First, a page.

Attention is the rarest and purist form of generosity,” said Simone Weil, one of the great thinkers of the 20th century. Weil, who was raised by a secular Parisian Jewish family and lived during the rise of Fascism in Europe, paid close attention to the hardships of the poor and disempowered. Filmmaker Julia Haslett turns her lens on this French philosopher, whose 16 books were published only after her death in 1943. Through interviews with Weil’s editors, family and intellectual descendents, Haslett eloquently traces the trajectory of Weil’s intellectual identity as it shifted over time; Weil was a trade unionist, a Marxist, an anti-Stalinist, a pacifist, a fighter in the Spanish Civil War and a Christian-influenced mystic.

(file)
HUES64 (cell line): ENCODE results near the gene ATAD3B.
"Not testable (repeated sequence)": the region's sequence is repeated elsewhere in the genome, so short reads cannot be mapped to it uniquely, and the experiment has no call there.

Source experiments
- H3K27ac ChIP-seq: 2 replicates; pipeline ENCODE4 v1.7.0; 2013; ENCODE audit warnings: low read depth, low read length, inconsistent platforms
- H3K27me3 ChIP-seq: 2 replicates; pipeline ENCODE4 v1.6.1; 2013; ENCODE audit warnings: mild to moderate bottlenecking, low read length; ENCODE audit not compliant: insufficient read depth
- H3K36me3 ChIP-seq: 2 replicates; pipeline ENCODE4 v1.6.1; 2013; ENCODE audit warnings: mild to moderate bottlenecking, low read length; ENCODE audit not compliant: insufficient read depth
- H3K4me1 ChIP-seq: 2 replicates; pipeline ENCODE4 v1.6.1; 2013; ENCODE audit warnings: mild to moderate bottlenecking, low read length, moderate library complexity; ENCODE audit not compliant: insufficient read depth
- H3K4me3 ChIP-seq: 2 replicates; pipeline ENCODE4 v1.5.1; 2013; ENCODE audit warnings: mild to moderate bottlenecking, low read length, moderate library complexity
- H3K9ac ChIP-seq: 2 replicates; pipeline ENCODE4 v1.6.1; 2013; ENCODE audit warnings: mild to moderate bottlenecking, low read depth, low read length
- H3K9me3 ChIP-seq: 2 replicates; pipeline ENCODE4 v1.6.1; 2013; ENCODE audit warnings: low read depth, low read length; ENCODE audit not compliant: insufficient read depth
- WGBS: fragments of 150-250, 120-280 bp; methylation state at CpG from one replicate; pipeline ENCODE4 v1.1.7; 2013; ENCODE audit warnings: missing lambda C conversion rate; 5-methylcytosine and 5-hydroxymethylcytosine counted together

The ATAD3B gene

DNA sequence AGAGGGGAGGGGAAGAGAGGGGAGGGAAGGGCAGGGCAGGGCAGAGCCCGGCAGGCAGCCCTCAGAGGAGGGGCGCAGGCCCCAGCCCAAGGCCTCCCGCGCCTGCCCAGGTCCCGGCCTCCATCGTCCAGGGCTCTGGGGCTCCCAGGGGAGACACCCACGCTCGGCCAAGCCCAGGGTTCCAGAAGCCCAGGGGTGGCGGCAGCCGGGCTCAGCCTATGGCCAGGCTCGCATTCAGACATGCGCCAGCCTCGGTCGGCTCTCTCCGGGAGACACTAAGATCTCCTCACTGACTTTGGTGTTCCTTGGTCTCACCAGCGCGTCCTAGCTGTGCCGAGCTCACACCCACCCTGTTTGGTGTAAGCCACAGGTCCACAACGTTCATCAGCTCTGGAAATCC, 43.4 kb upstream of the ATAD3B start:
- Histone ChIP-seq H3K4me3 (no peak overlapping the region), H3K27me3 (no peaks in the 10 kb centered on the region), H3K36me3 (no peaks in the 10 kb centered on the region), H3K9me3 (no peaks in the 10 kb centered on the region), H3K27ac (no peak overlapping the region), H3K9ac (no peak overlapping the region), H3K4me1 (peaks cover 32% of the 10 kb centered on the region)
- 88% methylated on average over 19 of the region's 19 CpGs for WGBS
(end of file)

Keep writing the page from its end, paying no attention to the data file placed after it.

“We read writers of such scathing originality for their personal authority, for the example of their seriousness, for their manifest willingness to sacrifice themselves for their truths.” wrote Susan Sontag of Weil. Haslett’s intimate documentary boldly explores her own artistic encounter with Simone Weil. When Haslett takes the process of biography to an extreme—hiring an actor to play Weil so she can better understand this intellectual pioneer—she bring us into the heart of her creative process in an act of aesthetic bravery and attentiveness worthy of Weil herself